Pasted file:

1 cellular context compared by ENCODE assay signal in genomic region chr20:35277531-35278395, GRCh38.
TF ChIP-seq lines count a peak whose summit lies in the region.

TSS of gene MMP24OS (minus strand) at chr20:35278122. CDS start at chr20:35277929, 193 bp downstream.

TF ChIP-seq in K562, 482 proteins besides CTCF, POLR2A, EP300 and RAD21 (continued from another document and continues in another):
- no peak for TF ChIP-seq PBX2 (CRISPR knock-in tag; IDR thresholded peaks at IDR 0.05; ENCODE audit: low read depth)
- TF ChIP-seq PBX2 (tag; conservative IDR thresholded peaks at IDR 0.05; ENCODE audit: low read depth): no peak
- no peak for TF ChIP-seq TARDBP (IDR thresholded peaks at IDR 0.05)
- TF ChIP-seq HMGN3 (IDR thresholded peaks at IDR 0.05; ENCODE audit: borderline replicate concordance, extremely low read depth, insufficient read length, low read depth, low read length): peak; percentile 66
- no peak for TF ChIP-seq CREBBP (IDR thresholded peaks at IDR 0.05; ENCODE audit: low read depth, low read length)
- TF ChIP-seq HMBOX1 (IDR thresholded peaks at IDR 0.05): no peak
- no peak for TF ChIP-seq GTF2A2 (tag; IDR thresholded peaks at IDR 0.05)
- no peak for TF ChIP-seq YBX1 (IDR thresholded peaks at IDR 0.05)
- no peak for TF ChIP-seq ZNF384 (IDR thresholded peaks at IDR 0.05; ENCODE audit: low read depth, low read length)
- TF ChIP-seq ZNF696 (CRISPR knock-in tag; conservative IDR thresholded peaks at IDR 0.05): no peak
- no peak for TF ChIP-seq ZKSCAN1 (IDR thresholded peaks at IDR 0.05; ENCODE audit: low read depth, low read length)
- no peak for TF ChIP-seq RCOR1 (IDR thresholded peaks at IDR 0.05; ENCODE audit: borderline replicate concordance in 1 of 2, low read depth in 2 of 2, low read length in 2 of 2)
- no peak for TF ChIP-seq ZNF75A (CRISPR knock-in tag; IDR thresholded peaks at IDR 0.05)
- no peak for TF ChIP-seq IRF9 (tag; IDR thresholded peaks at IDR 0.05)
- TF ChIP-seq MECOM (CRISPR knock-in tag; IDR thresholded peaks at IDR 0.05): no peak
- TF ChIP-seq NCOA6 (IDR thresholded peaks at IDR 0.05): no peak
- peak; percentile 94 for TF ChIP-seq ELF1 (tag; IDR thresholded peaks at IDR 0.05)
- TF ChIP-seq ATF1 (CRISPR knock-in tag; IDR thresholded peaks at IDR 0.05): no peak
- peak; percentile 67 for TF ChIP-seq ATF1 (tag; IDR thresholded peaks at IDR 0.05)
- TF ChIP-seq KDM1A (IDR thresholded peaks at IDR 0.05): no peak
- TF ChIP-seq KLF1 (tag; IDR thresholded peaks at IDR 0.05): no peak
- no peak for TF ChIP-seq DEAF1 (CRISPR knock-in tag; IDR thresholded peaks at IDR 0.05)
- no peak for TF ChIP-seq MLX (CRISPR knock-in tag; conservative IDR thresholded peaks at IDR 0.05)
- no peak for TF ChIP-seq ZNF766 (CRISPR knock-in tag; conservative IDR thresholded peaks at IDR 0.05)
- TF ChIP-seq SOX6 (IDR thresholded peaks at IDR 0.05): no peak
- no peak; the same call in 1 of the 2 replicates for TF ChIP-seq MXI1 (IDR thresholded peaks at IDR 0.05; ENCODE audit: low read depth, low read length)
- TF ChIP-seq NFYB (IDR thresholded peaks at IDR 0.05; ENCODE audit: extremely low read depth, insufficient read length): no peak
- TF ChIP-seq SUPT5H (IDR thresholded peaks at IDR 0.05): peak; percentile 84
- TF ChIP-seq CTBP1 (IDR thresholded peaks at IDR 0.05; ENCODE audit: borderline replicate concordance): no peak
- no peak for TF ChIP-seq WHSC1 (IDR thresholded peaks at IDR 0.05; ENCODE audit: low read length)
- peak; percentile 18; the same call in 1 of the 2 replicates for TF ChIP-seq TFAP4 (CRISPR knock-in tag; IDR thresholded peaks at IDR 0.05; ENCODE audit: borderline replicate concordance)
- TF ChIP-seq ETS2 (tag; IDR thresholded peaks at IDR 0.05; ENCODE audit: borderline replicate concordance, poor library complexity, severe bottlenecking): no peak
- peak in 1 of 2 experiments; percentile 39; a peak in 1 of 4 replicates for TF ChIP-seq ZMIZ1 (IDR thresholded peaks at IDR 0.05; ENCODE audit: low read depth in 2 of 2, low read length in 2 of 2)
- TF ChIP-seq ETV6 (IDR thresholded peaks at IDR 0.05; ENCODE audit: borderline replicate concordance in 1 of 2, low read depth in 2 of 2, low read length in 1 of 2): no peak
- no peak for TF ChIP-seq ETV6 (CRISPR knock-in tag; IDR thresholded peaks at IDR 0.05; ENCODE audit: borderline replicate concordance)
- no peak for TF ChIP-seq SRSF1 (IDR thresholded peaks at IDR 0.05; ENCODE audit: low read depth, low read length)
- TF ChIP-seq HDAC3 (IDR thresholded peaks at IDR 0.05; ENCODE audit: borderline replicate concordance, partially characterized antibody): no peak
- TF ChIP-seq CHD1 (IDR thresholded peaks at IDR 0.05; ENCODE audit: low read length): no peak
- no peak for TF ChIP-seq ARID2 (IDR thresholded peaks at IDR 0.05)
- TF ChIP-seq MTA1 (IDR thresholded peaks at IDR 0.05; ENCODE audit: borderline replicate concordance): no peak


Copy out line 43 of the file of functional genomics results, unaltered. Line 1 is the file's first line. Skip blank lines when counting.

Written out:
- no peak for TF ChIP-seq ARID2 (IDR thresholded peaks at IDR 0.05)